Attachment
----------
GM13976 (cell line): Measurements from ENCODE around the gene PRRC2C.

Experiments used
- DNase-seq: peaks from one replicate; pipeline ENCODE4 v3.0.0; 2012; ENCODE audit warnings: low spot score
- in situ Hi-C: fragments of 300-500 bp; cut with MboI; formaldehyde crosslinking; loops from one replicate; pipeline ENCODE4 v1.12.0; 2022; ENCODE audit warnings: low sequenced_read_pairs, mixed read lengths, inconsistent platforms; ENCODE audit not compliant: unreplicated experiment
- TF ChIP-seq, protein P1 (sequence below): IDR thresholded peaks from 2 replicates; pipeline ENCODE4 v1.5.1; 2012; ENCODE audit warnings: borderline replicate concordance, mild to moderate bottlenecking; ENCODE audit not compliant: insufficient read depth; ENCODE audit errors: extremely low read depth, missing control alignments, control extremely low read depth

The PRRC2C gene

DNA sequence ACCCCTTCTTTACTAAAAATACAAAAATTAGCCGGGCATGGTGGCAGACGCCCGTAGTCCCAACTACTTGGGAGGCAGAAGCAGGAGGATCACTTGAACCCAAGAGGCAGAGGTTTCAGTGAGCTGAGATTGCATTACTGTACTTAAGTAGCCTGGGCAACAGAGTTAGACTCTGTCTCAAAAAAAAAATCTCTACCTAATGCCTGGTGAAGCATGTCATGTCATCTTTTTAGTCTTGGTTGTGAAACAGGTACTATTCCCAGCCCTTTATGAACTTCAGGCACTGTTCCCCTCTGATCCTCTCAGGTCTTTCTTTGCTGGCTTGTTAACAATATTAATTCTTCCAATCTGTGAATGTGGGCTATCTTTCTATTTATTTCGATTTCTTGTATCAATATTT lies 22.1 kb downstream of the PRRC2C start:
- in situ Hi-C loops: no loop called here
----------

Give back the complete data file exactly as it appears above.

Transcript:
GM13976 (cell line): Measurements from ENCODE around the gene PRRC2C.

Experiments used
- DNase-seq: peaks from one replicate; pipeline ENCODE4 v3.0.0; 2012; ENCODE audit warnings: low spot score
- in situ Hi-C: fragments of 300-500 bp; cut with MboI; formaldehyde crosslinking; loops from one replicate; pipeline ENCODE4 v1.12.0; 2022; ENCODE audit warnings: low sequenced_read_pairs, mixed read lengths, inconsistent platforms; ENCODE audit not compliant: unreplicated experiment
- TF ChIP-seq, protein P1 (sequence below): IDR thresholded peaks from 2 replicates; pipeline ENCODE4 v1.5.1; 2012; ENCODE audit warnings: borderline replicate concordance, mild to moderate bottlenecking; ENCODE audit not compliant: insufficient read depth; ENCODE audit errors: extremely low read depth, missing control alignments, control extremely low read depth

The PRRC2C gene

DNA sequence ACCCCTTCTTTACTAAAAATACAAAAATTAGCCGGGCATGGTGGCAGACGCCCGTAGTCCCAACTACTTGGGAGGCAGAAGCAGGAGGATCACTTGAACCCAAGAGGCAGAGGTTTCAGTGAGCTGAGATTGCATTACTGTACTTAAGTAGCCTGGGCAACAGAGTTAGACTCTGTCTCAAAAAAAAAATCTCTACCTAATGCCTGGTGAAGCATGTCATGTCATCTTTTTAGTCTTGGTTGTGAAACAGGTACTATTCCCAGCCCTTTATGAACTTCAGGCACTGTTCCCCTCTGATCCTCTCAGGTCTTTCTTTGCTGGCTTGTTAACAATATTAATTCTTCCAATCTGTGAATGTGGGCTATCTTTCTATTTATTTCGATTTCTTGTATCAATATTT lies 22.1 kb downstream of the PRRC2C start:
- in situ Hi-C loops: no loop called here